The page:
Under-fire air is supplied to the coal in the bed via airbox zones 44, the air feed to which is controlled by valves 46 and supplied by a suitable source of low pressure air. In this process only enough under-fire air is supplied as to burn the coal in the bed without elevating the coal or coal particules to any appreciable extent; and not enough to create hotspots or channeling of localized intense burning through the bed.
In operation of the process, the fuel is supplied at rates that correspond to burning rates required to maintain boiler steaming rates. The high pressure air is supplied at velocities sufficient to cause the burning fuel to rise vertically approximately 21/2 to 3 feet. The high pressure air which entrains the limestone particles is preheated by suitable means well known in the art. The heat of the gaseous byproducts burning in the bed, plus that produced by the burning in the fluidized burning zone above the bed comes to about 1500.degree. F. which results in full release of sulfur from the coal, i.e., a complete burn out of the sulfur. Unless complete or virtually complete burn out occurs, about half of the sulfur locks into the the fixed carbon in the coal. The ash particles in the blow back stream bind together and form a clinker and this drops out into the ash bin 18. The limestone particles should be sized at about 1/8 inches.times.0.
In conventional bubbling beds or circulating beds, contact time between combustion air and solid fuel particles is only from one to three seconds whereas the residence time in the combustion zone of the subject process can be from six to twelve seconds, depending on grate speed.
When the coal in the bed 10 burns, an atmosphere of sulfur-laden gaseous by-products is created above the bed and it is through this atmosphere that the particles which have been elevated by high pressure air from the jets 16 are blasted by the high pressure air and limestone back over the bed. The result of the reaction of the high pressure air blast and with the entrained limestone particles being that the updraft through the furnace, indicated by the broken arrow, contains very few solid particles, and these drop down into the ash pan 40 as they collide with the baffles 36, 38 in transit to the flue 32.
A feature of the invention is that, by controlling the amounts of sulfur and underfire air the temperature of the atmosphere above the bed can be maintained between 1550.degree. F. and 1750.degree. F. which is the temperature range for optimum reaction of sulfur and limestone.
1. A process for burning high-sulfur coal while removing the sulfur therefrom, comprising;
- transporting, on a run of an endless grate, a burning bed of high sulfur coal through a furnace from an input end of the furnace to a laterally spaced output end thereof while feeding air upwardly through the bed in quantities and at pressures sufficient only to react with most of the carbon content of the coal in the bed while creating an atmosphere of sulfur-laden gaseous by-products above the bed,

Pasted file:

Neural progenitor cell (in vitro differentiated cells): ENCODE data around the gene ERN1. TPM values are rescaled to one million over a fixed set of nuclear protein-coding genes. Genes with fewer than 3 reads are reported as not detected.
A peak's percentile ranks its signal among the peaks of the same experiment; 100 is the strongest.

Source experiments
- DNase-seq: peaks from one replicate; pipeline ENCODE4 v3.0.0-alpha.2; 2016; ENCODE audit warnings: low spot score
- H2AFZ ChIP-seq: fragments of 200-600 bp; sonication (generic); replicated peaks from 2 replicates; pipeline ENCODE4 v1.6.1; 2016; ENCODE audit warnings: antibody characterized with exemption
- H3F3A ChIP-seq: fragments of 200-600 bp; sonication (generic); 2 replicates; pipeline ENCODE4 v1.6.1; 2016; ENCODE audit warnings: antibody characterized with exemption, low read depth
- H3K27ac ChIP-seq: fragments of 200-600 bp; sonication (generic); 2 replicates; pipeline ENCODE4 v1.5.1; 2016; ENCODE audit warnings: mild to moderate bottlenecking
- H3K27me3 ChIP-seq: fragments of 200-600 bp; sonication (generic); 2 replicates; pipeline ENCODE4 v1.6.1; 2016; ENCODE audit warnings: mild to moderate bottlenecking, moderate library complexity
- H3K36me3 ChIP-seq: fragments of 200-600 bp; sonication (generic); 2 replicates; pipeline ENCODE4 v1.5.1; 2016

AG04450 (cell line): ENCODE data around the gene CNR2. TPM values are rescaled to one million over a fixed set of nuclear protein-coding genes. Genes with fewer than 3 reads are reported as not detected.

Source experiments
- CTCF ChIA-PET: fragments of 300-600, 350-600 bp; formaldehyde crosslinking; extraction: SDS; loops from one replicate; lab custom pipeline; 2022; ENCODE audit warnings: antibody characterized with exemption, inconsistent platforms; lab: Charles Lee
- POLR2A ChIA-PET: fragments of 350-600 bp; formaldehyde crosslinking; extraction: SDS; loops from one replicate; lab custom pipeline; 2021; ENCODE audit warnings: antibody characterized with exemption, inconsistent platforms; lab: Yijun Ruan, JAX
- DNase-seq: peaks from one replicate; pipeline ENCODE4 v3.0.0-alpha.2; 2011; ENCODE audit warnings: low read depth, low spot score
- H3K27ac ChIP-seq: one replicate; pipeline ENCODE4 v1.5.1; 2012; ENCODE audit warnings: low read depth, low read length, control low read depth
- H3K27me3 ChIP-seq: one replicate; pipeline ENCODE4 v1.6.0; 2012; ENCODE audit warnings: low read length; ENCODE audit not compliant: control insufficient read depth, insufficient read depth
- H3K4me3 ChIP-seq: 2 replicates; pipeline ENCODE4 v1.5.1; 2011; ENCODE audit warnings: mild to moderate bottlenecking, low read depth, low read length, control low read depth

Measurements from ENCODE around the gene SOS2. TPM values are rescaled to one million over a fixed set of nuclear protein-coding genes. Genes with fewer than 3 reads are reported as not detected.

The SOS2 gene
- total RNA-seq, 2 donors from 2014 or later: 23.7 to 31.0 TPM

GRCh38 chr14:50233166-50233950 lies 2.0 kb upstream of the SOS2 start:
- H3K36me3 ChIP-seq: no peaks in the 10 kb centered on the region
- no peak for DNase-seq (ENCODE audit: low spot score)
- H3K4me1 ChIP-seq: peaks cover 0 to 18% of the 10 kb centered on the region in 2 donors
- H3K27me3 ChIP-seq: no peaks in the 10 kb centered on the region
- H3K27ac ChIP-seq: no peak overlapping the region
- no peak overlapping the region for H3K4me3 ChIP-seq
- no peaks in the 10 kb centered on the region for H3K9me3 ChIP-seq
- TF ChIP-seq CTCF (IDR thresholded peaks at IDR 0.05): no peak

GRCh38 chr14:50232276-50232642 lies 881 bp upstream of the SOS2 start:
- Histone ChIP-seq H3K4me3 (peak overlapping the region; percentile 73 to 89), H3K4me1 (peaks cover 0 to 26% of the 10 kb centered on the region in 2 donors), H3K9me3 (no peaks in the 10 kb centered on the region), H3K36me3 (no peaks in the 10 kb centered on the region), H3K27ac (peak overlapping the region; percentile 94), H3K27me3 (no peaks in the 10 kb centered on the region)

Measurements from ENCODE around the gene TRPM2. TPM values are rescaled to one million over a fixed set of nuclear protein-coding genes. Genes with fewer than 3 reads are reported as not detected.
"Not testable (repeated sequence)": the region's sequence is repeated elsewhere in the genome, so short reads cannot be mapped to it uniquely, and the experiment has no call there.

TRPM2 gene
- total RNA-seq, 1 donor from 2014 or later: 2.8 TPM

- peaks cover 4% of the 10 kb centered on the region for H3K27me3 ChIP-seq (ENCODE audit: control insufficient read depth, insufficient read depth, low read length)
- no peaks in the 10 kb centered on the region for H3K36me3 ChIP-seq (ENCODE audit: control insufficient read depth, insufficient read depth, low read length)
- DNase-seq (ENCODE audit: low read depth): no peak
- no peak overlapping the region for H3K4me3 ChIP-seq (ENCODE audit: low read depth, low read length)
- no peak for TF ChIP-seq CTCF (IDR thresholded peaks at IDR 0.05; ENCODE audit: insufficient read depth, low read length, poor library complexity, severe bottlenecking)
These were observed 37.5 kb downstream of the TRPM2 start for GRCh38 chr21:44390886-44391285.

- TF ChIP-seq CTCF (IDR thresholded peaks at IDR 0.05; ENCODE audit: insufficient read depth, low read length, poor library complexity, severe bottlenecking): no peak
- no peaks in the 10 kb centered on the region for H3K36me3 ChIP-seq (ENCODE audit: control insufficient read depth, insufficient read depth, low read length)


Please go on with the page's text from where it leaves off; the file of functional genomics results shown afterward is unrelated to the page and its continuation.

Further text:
- free-falling a residue of clinkers and small particles of burned and partly burned coal off the end of the grate run, blowing through the free-falling residue with an upward blast of air of a force sufficient to elevate the small particles upwardly to a level higher than the bed but of insufficient force to divert the clinkers from free-falling into a collector,
- blasting the elevated particles back through the atmosphere above the burning bed towards the front end of the furnace with a blast of air with limestone particles entrained therein so that the air reacts with at least most of the carbon contents of the particles while the limestone particles react with and grab the sulfur in the atmosphere above the bed,
- and forming clinkers consisting of the reacted particles, which clinkers drop onto the burning bed and ride thereon through the furnace and drop off at the end of the grate run.
2. In a process as defined in claim 1 the steps of exhausting a stream of hot gaseous by-products containing ash particles from the furnace,
- collecting the ash particles from the exhaust stream,
- and re-cycling the collected particles into the furnace with a blast of air having the limestone entrained therein.
3. The process as claimed in claim 1, and controlling the amounts of air fed upwardly through the bed and the amount of air blasted back through the atmosphere above the bed so as to maintain a temperature in said atmosphere in the range of 1550.degree. F. to 1750.degree. F.
|4109590||August 29, 1978||Mansfield|
|4270469||June 2, 1981||Gall|
|4279222||July 21, 1981||Pearce|
|4481892||November 13, 1984||Mah|
|4532872||August 6, 1985||Anderson|
|4592289||June 3, 1986||Pershing et al.|
International Classification: F23J 300;